This budget time is interesting,” an alderman told me when we ran into each other on the way into City Hall the other day. “Nobody likes what’s in front of them, but I’d expect just about everybody to vote for it because there’s not a lot they can do.”

Others could take issue with this line of thinking, but it appears to be widespread within the City Council. As 31st Ward alderman Ray Suarez puts it, “We don’t have much wiggle room.” And that’s the spirit that’s dominated the first week and a half of budget hearings. Aldermen have repeatedly expressed frustration at the city’s dire economic outlook and worried aloud about the impacts of slowed or reduced services. And they’ve asked lots of tough, informed questions of the commissioners of each city department, reducing some to awkward stammering while prompting others—the more experienced or savvy—to quickly dump the matter on an aide. Sometimes the aldermen even get answers. What’s largely missing from the budget hearings, though, is discussion about the budget.

To be sure, every once in awhile an alderman will use his or her allotted time with the mike to ask the commissioner on the hot seat why this particular line item is so much higher than it was a year ago, why we’re spending the money out of this tax fund, or why, if the department can do the same job next year with fewer employees, the extra people were on the payroll in the first place.

Far more common, though, are exchanges about what the department has or hasn’t done right by the alderman this past year. Often these discussions offer telling insights about a given department’s management and priorities. At least as often, by my unscientific reckoning, they simply provide the aldermen with an opportunity to demand more attention—or just bitch.

Consider Wednesday’s hearing with would-be leaders of the new Department of Business Affairs and Consumer Protection, which, if approved by the council, would be formed by merging the current departments of Business Affairs and Consumer Services, saving $2.3 million. Aldermen peppered the leaders of the two existing departments with pointed questions about the time it takes to get business permits processed, the number of black and Latino supervisors, the planning for an upcoming technology fair, and management of the Maxwell Street Market. Left untouched was the new department’s requested $17.7 million in spending.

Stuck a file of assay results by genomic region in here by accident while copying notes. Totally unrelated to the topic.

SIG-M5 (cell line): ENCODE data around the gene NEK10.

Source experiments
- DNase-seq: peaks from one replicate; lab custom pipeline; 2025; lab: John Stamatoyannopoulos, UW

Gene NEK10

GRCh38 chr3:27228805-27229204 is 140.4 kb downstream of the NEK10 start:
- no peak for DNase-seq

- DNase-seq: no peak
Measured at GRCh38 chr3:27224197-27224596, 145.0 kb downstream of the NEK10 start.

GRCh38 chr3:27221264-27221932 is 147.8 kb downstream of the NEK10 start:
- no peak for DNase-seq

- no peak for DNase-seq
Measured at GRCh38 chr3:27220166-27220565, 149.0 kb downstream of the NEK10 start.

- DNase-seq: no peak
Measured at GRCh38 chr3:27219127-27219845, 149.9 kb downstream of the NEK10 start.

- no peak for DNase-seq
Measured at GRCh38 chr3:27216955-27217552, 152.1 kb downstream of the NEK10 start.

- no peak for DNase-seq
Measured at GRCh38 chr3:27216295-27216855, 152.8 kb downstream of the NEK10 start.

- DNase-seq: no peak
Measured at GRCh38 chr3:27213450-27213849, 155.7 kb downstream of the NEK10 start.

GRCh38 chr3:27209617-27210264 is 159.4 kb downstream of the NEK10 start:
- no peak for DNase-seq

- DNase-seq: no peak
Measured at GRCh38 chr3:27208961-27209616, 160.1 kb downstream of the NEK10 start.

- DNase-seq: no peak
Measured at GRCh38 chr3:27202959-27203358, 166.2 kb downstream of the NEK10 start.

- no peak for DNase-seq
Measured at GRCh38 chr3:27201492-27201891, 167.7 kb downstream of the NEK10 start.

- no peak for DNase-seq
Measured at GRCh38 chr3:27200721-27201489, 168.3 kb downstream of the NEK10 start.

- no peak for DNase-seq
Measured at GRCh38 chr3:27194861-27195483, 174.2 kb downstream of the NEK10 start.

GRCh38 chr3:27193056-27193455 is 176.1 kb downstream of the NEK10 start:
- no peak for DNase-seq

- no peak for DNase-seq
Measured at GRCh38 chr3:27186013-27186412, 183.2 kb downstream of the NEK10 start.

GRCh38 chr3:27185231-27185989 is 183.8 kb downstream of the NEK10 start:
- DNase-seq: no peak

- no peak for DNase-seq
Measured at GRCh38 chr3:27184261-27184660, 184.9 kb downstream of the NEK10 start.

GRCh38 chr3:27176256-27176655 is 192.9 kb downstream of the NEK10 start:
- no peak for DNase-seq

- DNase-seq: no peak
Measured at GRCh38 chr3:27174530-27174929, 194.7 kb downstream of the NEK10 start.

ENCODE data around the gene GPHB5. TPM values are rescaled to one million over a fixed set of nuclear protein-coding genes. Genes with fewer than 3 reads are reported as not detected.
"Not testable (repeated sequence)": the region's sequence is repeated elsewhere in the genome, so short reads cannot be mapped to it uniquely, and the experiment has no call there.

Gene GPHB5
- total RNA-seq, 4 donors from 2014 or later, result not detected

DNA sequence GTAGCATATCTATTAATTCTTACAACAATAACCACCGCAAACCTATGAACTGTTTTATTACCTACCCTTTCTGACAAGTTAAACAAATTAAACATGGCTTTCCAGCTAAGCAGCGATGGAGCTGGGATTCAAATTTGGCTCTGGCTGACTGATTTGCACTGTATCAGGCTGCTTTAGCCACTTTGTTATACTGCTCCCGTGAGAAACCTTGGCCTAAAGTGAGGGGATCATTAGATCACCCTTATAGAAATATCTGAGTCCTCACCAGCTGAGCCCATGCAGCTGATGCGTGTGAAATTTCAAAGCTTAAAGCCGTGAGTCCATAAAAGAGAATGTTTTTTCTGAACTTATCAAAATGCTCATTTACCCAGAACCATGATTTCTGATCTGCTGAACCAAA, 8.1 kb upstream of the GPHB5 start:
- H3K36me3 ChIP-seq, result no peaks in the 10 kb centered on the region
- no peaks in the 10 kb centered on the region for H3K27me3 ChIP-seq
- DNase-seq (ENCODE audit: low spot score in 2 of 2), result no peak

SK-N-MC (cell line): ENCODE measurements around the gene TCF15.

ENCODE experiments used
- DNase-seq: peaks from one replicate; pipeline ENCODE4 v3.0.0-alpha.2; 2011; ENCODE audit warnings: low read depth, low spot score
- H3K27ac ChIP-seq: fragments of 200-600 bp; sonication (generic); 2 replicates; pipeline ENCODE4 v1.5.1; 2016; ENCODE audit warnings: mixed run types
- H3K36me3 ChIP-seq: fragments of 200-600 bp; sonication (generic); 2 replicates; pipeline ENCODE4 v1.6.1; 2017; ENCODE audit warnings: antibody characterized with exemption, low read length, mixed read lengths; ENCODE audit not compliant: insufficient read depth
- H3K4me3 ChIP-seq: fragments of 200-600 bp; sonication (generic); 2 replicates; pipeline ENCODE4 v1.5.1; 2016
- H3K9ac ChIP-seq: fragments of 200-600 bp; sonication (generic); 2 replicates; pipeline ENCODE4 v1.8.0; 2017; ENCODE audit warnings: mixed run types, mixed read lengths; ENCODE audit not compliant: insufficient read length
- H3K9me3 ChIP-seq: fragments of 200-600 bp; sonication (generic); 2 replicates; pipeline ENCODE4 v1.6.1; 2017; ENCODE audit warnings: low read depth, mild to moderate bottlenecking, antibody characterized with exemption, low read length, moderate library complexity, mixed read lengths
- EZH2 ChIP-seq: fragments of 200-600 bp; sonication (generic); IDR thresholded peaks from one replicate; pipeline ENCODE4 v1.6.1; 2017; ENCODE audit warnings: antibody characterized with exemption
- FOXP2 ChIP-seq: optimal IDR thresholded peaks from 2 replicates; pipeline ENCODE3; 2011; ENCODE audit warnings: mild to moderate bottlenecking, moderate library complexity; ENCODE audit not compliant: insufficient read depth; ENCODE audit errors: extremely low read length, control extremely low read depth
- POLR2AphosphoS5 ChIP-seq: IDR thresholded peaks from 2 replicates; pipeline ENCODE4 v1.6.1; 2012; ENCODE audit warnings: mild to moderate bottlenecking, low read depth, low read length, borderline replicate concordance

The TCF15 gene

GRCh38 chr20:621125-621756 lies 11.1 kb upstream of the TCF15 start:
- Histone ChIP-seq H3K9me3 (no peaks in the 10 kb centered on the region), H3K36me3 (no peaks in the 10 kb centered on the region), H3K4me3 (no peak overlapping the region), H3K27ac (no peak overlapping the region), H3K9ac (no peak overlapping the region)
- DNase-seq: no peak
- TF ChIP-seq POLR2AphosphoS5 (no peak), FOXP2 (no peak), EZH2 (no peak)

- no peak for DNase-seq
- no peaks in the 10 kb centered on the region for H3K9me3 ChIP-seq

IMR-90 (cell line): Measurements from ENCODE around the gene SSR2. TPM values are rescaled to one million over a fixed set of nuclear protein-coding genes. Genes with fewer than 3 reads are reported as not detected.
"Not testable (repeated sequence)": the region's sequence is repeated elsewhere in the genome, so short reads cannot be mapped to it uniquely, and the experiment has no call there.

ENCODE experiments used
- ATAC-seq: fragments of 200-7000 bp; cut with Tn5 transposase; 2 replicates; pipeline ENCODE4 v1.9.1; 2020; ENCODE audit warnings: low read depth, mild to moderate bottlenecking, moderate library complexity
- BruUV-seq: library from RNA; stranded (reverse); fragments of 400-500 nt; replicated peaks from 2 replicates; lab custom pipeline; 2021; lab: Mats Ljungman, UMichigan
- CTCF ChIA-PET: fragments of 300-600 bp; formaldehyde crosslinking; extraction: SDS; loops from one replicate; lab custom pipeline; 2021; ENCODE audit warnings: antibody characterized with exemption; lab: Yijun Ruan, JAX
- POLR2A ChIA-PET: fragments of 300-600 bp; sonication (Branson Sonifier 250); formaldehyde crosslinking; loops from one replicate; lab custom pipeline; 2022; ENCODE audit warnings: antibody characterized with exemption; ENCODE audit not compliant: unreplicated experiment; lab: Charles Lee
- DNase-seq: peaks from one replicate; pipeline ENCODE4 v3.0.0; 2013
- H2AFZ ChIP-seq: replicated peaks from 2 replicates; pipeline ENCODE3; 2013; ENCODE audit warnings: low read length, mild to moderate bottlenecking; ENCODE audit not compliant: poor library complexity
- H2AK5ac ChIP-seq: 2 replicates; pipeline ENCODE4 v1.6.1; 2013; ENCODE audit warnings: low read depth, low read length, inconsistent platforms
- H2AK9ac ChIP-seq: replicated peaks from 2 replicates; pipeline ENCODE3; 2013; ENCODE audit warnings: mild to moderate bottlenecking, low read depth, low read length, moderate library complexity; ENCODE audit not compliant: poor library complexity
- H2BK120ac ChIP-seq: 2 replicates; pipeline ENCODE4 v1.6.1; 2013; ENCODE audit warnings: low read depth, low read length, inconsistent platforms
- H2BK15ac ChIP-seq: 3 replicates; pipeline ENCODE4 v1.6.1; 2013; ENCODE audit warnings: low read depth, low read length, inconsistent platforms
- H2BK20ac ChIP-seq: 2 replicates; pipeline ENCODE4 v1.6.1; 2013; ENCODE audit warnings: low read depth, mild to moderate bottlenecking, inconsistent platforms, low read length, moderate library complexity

Suarez, for example, was steamed that the department hadn’t called him to let him know a business in his ward was applying for a liquor license, even though he’d made his opposition clear. “How are you going to justify that?” he demanded.

“Alderman,” began consumer services commissioner Norma Reyes, “I—”

“I’m going to follow up on this thing. . . . If anybody in the City Council has something about liquor, you should know how I feel about liquor. . . . You’re e-mailing something and that’s sufficient? . . . I sent you guys a letter. You said you got it—somebody told me you had it—and you turn around, and I don’t know what justification you’ll find, you try to justify what I consider your mistakes. . . .”

“Absolutely, alderman.”

Suarez did ask what the elimination of several positions would mean for the department’s operations in 2009. Reyes said new technology and efficiencies should help the smaller staff avoid a decline in service. “Are we going to have times where people will think we’re taking a long time?” she said. “Absolutely. I’m not going to sit here and say, ‘Nirvana, nirvana, nirvana.’ But what I will say is that we do have a plan of attack.”

Suarez listened closely. “I want to thank you for your great work,” he said a couple of minutes later, “because I’m a very big fan of yours.”